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South Korea bans dropping anti-Pyongyang leaflets

Sou-Jie van Brunnersum
December 22, 2020

South Korea has barred the sending of propaganda leaflets, goods and money into North Korea. Seoul said the amendment is necessary to protect the lives and safety of people living in border regions.

Balloons carrying anti-North leaflets across the border from the South Korean border city of Paju
The amendment calls for those who send leaflets across the border to be imprisoned or finedImage: picture-alliance/Yonhap

South Korea's Cabinet has approved a bill banning the launching of propaganda leaflets into North Korea, South Korean news agency Yonhap reported.

Foreign Ministry spokesperson Choi Young-sam told reporters on Tuesday that the Seoul government promises to strengthen communication with the international community, including the United States, to provide an extensive explanation of the decision to avoid any misunderstanding.

The amendment to the Development of Inter-Korean Relations Act, which passed the National Assembly earlier this month, calls for those who send leaflets across the border to be punished with up to three years in prison or a fine of up to 30 million won ($27,047, €22,130).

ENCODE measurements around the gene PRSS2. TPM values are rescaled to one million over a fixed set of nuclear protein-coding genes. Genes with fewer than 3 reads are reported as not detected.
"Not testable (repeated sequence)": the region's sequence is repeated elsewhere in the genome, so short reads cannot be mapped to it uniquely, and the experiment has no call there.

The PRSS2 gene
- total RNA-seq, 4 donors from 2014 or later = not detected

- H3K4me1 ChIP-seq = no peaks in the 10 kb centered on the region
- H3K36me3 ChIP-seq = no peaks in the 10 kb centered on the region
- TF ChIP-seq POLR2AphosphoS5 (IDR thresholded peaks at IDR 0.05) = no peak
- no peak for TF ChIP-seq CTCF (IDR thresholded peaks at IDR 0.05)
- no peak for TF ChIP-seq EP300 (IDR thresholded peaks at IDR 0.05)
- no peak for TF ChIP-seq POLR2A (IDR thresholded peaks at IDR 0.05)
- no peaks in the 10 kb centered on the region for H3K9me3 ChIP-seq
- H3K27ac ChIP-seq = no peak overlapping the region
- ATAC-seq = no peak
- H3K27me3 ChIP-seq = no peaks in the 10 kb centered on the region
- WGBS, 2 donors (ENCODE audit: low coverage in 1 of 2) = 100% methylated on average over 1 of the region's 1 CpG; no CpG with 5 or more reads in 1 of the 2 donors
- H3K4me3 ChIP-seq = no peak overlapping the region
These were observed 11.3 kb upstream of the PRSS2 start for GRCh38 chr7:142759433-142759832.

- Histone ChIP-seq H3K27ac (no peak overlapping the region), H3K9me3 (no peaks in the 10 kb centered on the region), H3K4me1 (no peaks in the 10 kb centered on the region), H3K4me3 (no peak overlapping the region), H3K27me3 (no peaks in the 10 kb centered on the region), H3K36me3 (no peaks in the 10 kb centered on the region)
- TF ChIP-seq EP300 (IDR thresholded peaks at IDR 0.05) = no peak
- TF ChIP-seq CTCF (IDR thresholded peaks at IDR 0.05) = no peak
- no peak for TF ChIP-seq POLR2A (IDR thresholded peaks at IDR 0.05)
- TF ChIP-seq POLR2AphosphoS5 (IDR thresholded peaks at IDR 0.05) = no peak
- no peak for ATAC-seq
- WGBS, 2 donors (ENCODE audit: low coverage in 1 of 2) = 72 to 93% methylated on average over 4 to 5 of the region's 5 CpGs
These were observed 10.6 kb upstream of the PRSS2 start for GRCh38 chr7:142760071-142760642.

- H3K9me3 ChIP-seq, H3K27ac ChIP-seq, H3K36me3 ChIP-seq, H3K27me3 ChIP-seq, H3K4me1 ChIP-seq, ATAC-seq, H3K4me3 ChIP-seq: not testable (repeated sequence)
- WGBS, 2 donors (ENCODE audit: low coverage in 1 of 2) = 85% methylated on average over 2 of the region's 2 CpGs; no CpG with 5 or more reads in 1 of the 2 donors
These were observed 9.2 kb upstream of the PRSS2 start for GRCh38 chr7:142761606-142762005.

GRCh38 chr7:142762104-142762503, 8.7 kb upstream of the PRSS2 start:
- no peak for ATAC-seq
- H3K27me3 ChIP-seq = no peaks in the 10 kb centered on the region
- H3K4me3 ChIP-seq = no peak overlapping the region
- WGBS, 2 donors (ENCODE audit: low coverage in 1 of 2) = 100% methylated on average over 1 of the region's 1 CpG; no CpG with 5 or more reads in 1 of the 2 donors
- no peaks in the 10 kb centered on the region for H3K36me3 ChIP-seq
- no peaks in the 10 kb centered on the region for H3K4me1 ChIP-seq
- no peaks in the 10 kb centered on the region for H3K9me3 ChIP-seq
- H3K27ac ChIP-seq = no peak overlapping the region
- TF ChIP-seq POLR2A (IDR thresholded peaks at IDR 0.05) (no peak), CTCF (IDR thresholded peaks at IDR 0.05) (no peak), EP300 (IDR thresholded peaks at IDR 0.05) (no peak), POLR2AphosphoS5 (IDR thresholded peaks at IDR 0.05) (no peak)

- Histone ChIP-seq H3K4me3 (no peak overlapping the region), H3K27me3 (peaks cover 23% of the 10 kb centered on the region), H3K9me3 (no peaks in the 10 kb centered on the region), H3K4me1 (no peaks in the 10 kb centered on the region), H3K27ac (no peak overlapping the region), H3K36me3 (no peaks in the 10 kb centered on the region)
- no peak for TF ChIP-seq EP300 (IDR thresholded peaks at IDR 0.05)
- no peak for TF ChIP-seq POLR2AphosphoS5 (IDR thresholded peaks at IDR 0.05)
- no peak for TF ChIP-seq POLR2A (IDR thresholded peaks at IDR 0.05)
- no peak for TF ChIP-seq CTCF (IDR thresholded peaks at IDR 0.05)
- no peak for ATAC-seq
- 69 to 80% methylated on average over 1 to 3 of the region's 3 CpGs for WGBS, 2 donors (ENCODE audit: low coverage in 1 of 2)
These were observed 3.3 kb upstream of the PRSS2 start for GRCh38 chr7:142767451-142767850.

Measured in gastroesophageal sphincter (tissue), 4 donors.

The amendment bars any scattering of printed materials, goods, money and other items of value across the border. It also restricts loudspeaker propaganda broadcasts, which the South's military once deployed as part of psychological warfare against Pyongyang until it withdrew the equipment following the 2018 summit between the two Koreas.

Choi said Seoul will note that the amendment does not apply to the act of sending anti-Pyongyang leaflets from a third country, South Korean broadcaster KBS reported.

Improving North-South relations

During the Cabinet meeting, Prime Minister Chung Sye-kyun asked Unification Minister Lee In-young to make sure that the law is carried out in accordance with its purposes in a situation where "various opinions have been raised."

The measure has drawn criticism from rights activist, who say the move undermines the right to freedom of expression.

But Seoul, intent on improving relations on the splintered peninsula, has argued that the ban is necessary to protect the lives and safety of people living in border regions near the Demilitarized Zone. Sending such materials could provoke Pyongyang, which has long denounced the practice.

The ban is scheduled to take effect in three months. The ministry plans to produce a guideline before the law is put into effect.